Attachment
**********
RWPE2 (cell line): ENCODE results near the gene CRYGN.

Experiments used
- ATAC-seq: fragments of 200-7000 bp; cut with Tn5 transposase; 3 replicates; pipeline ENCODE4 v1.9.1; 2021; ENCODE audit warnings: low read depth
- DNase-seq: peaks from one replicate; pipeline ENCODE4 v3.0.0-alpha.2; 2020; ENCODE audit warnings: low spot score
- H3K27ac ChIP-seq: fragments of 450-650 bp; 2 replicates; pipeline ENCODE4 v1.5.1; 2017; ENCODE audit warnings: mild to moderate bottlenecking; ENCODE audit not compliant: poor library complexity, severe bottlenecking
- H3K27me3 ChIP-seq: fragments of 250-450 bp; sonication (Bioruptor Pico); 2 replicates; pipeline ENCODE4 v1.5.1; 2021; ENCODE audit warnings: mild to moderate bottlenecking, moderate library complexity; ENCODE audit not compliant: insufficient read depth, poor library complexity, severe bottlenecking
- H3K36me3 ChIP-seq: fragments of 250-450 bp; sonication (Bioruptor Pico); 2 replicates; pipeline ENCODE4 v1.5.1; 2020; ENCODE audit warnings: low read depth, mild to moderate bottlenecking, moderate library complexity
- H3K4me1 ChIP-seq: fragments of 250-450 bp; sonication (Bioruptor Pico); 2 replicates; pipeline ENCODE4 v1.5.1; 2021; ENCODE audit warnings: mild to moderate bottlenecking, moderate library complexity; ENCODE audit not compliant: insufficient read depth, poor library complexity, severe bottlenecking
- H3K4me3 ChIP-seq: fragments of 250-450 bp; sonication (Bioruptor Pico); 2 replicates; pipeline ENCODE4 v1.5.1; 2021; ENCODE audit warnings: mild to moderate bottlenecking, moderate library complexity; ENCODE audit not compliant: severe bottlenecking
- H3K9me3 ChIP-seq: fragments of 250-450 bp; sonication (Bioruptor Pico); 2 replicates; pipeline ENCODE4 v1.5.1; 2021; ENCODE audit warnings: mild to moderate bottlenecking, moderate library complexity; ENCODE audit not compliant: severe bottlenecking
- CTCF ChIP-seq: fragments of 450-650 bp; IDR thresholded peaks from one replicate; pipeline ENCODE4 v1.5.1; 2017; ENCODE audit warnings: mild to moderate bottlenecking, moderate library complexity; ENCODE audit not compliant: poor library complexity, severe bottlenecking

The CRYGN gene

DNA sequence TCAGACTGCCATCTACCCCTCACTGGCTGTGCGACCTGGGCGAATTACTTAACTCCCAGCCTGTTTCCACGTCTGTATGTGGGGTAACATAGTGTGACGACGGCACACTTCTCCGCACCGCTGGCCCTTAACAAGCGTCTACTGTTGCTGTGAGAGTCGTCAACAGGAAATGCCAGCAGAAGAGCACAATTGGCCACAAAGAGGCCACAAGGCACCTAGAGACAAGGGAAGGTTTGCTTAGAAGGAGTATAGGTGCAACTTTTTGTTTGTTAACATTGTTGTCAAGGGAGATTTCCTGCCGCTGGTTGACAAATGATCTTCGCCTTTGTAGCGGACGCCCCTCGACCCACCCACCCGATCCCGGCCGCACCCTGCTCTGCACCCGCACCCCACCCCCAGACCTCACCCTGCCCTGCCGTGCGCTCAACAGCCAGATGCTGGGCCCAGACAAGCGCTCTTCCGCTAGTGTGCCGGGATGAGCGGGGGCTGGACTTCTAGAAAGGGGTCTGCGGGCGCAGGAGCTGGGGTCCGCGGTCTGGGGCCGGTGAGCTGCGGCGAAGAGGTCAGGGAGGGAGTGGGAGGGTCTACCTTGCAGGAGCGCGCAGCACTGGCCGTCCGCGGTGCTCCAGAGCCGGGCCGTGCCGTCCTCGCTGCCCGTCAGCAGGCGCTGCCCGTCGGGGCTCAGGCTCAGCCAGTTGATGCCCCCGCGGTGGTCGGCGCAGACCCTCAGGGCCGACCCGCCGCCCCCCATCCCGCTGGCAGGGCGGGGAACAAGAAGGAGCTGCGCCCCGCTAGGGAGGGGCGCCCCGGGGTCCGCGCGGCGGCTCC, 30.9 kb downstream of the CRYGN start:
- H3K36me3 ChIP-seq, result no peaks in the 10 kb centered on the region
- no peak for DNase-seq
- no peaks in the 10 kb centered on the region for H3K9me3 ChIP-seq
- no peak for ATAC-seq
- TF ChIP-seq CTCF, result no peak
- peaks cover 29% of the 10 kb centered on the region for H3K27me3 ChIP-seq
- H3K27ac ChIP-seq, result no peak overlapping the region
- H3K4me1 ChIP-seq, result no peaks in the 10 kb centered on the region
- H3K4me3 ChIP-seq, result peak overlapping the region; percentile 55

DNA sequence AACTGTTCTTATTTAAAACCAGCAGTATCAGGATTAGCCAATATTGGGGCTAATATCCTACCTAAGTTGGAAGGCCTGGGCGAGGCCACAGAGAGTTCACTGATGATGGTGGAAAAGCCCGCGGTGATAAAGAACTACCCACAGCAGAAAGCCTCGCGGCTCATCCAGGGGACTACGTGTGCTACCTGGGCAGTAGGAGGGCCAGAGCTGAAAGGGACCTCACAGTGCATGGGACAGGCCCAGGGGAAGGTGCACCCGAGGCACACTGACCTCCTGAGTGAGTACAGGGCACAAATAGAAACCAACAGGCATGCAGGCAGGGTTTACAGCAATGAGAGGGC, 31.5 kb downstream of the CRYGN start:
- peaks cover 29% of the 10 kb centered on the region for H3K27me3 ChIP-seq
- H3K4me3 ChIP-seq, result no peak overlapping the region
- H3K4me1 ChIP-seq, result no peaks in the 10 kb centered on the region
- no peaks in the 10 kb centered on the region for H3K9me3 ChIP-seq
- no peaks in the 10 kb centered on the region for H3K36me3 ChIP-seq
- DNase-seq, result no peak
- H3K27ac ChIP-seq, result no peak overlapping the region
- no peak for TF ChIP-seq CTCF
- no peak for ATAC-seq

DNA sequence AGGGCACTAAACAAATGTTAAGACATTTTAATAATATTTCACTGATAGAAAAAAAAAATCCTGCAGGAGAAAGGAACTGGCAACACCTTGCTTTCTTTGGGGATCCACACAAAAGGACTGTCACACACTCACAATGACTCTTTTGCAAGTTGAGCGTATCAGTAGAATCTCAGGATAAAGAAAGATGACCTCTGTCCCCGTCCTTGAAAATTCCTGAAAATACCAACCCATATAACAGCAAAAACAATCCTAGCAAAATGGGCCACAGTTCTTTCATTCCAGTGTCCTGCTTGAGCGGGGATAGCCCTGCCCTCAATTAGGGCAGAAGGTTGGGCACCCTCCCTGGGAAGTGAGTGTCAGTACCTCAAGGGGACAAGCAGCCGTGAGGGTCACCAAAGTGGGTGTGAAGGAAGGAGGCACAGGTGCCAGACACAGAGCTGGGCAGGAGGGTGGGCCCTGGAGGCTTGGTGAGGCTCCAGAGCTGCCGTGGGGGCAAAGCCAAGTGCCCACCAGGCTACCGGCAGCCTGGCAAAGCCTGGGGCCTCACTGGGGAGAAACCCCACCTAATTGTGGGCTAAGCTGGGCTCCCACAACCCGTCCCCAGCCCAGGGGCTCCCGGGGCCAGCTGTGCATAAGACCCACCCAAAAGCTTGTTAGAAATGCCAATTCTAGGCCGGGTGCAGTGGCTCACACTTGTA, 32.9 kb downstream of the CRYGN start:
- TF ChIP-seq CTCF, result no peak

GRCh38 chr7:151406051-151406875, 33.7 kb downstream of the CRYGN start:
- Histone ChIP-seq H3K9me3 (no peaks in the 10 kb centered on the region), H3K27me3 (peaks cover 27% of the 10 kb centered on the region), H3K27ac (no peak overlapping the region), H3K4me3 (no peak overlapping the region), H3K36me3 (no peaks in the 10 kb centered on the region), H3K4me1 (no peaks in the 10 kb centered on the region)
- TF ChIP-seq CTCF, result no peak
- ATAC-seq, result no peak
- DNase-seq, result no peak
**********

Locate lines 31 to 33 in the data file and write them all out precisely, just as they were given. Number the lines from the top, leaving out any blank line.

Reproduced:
- no peak for TF ChIP-seq CTCF
- no peak for ATAC-seq

DNA sequence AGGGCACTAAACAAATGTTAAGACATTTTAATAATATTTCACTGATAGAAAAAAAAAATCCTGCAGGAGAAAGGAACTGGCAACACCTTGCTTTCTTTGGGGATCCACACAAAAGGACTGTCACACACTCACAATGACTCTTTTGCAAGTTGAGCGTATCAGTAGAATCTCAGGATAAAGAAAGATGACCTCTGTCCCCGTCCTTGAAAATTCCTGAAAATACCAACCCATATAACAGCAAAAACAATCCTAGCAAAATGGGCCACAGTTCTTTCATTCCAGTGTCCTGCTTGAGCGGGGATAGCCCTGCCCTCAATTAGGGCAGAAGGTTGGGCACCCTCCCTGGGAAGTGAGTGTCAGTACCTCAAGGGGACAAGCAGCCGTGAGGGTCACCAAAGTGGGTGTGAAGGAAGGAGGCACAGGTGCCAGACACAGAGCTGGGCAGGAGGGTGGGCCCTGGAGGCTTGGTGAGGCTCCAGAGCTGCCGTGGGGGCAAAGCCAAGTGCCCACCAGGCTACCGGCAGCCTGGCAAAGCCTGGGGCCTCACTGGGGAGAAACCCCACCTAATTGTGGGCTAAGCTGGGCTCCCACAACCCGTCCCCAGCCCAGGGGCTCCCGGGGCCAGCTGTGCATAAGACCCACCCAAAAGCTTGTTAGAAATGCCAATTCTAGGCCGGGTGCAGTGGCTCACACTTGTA, 32.9 kb downstream of the CRYGN start: